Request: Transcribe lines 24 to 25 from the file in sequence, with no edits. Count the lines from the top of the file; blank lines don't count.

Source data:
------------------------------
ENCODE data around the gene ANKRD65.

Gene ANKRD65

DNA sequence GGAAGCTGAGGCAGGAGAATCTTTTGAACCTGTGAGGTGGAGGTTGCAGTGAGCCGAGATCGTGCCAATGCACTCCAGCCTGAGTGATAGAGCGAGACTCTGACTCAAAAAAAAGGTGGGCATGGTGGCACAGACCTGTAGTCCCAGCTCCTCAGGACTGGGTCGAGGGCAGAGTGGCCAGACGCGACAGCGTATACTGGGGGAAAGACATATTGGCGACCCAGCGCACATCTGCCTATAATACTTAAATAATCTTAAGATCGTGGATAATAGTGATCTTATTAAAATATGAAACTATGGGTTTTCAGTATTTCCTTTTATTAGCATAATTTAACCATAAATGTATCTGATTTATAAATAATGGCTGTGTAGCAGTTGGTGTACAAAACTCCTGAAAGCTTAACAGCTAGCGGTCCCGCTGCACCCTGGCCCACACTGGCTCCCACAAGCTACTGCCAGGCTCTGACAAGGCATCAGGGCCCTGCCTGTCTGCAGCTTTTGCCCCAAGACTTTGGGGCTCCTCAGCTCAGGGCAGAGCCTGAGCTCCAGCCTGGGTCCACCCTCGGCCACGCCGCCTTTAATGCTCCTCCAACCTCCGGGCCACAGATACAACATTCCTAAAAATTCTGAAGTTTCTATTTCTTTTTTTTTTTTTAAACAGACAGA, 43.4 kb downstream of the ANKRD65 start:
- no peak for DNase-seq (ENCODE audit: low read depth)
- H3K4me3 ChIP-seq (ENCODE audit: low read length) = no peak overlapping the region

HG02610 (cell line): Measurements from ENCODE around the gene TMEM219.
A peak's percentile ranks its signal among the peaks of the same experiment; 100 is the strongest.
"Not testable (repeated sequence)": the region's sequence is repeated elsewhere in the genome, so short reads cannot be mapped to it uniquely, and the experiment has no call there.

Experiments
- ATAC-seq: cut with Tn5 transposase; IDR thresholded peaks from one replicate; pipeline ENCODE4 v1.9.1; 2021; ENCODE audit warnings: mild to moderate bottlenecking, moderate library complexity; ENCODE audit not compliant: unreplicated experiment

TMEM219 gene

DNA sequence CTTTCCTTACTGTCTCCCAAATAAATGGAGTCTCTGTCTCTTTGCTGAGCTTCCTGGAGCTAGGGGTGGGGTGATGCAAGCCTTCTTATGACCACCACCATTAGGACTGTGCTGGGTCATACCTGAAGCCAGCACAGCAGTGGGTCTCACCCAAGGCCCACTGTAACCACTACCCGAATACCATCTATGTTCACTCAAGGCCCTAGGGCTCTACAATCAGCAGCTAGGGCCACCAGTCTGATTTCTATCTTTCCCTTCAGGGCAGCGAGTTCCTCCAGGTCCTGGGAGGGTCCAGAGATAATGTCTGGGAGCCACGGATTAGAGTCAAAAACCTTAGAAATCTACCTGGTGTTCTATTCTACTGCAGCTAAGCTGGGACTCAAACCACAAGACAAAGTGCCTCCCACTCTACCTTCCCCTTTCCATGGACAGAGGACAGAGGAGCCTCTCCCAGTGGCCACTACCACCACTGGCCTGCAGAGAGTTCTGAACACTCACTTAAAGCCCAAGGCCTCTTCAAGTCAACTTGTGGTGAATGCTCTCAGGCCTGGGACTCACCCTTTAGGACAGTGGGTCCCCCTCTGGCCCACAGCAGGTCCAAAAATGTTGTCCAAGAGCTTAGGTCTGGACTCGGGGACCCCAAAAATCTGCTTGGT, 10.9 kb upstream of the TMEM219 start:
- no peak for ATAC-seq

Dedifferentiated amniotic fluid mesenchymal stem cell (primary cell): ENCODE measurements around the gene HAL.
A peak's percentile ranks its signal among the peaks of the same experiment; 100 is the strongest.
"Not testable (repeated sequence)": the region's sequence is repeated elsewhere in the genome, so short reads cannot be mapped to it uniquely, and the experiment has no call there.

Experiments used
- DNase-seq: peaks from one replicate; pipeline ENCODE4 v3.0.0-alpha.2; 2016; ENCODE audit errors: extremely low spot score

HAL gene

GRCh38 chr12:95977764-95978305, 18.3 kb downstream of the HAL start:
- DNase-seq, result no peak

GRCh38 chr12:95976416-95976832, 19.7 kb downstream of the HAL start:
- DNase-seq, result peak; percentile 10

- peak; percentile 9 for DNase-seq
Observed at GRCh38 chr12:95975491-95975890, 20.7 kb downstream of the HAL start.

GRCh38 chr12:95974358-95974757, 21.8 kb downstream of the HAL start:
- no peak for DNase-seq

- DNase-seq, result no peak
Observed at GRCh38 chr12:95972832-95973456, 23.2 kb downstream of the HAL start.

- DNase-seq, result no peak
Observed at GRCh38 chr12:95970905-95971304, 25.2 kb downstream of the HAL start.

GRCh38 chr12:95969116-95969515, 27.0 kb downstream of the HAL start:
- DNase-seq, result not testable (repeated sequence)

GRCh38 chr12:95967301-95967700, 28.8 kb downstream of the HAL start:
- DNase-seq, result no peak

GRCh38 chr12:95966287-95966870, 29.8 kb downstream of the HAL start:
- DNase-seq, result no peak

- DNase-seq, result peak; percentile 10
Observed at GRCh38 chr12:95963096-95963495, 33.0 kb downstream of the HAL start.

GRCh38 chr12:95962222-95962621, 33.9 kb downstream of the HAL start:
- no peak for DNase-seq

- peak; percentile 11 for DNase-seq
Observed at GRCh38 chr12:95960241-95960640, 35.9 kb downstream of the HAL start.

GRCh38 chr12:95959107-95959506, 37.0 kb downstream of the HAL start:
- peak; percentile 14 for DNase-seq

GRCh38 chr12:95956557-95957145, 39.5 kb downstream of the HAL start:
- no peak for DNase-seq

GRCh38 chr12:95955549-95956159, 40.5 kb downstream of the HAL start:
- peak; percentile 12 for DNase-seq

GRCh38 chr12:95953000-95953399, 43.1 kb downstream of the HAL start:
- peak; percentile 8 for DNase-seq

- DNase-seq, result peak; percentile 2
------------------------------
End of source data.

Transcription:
- peak; percentile 9 for DNase-seq
Observed at GRCh38 chr12:95975491-95975890, 20.7 kb downstream of the HAL start.